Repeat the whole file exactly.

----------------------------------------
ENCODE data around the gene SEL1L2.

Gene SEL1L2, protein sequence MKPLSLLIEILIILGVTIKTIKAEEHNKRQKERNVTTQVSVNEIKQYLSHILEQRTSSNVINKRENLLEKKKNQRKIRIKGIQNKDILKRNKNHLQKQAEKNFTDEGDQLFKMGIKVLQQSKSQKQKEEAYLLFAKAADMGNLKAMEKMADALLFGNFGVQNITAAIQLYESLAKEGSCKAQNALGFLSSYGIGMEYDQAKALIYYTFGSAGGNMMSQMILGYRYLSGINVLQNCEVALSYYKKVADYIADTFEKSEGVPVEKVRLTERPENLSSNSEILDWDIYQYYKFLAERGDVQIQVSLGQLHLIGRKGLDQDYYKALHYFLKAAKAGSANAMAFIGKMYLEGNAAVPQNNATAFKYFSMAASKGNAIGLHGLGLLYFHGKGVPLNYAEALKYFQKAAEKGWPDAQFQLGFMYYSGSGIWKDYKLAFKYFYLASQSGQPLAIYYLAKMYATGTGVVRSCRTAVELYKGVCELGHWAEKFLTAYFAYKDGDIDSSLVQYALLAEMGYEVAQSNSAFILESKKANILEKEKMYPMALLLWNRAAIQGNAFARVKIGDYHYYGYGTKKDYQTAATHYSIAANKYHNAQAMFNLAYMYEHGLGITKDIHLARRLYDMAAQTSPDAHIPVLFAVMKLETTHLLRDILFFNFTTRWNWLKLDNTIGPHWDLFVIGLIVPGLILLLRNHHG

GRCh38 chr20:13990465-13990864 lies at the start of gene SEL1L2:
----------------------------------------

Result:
ENCODE data around the gene SEL1L2.

Gene SEL1L2, protein sequence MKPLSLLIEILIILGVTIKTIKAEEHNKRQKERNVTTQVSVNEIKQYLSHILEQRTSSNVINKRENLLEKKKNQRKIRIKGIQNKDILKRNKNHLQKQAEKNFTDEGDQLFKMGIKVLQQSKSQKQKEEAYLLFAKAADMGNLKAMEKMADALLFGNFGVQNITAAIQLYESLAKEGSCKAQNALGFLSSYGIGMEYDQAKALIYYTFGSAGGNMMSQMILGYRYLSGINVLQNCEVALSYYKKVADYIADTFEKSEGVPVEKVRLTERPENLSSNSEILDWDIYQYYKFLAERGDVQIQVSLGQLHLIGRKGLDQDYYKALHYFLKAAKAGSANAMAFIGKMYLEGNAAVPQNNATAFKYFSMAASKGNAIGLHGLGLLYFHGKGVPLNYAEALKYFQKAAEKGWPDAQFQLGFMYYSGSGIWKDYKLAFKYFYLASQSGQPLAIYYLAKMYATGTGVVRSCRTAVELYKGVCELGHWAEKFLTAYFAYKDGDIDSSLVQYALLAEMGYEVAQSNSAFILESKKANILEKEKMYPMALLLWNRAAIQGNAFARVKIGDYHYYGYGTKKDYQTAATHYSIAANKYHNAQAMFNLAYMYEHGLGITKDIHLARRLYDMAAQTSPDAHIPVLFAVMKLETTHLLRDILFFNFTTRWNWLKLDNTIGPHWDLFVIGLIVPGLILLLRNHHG

GRCh38 chr20:13990465-13990864 lies at the start of gene SEL1L2: